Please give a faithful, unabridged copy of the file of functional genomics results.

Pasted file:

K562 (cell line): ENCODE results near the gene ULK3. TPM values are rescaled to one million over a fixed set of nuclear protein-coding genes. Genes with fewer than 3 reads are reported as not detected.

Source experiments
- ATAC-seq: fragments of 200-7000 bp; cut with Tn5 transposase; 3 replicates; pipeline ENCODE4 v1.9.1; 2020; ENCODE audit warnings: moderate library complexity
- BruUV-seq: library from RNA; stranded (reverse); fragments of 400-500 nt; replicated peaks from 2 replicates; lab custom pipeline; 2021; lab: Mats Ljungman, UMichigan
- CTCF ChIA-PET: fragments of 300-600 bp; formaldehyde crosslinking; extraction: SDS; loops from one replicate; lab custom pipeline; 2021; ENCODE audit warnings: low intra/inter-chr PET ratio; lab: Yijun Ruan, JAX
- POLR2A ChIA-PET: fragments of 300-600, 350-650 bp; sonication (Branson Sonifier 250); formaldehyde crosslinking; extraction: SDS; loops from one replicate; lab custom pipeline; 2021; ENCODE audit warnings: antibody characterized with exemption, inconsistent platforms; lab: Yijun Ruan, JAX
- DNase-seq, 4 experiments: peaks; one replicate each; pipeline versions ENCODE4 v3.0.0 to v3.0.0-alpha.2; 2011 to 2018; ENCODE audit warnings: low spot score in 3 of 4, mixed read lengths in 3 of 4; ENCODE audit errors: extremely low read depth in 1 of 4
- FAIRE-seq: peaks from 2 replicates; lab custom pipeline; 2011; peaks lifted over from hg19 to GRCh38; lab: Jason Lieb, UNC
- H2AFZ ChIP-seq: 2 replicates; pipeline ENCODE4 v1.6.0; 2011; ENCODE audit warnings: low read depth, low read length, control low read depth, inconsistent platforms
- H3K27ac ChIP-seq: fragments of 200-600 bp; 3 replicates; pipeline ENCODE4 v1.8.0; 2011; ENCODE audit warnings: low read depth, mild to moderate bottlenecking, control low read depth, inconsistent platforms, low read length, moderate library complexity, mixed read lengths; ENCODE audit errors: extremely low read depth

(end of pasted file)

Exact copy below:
K562 (cell line): ENCODE results near the gene ULK3. TPM values are rescaled to one million over a fixed set of nuclear protein-coding genes. Genes with fewer than 3 reads are reported as not detected.

Source experiments
- ATAC-seq: fragments of 200-7000 bp; cut with Tn5 transposase; 3 replicates; pipeline ENCODE4 v1.9.1; 2020; ENCODE audit warnings: moderate library complexity
- BruUV-seq: library from RNA; stranded (reverse); fragments of 400-500 nt; replicated peaks from 2 replicates; lab custom pipeline; 2021; lab: Mats Ljungman, UMichigan
- CTCF ChIA-PET: fragments of 300-600 bp; formaldehyde crosslinking; extraction: SDS; loops from one replicate; lab custom pipeline; 2021; ENCODE audit warnings: low intra/inter-chr PET ratio; lab: Yijun Ruan, JAX
- POLR2A ChIA-PET: fragments of 300-600, 350-650 bp; sonication (Branson Sonifier 250); formaldehyde crosslinking; extraction: SDS; loops from one replicate; lab custom pipeline; 2021; ENCODE audit warnings: antibody characterized with exemption, inconsistent platforms; lab: Yijun Ruan, JAX
- DNase-seq, 4 experiments: peaks; one replicate each; pipeline versions ENCODE4 v3.0.0 to v3.0.0-alpha.2; 2011 to 2018; ENCODE audit warnings: low spot score in 3 of 4, mixed read lengths in 3 of 4; ENCODE audit errors: extremely low read depth in 1 of 4
- FAIRE-seq: peaks from 2 replicates; lab custom pipeline; 2011; peaks lifted over from hg19 to GRCh38; lab: Jason Lieb, UNC
- H2AFZ ChIP-seq: 2 replicates; pipeline ENCODE4 v1.6.0; 2011; ENCODE audit warnings: low read depth, low read length, control low read depth, inconsistent platforms
- H3K27ac ChIP-seq: fragments of 200-600 bp; 3 replicates; pipeline ENCODE4 v1.8.0; 2011; ENCODE audit warnings: low read depth, mild to moderate bottlenecking, control low read depth, inconsistent platforms, low read length, moderate library complexity, mixed read lengths; ENCODE audit errors: extremely low read depth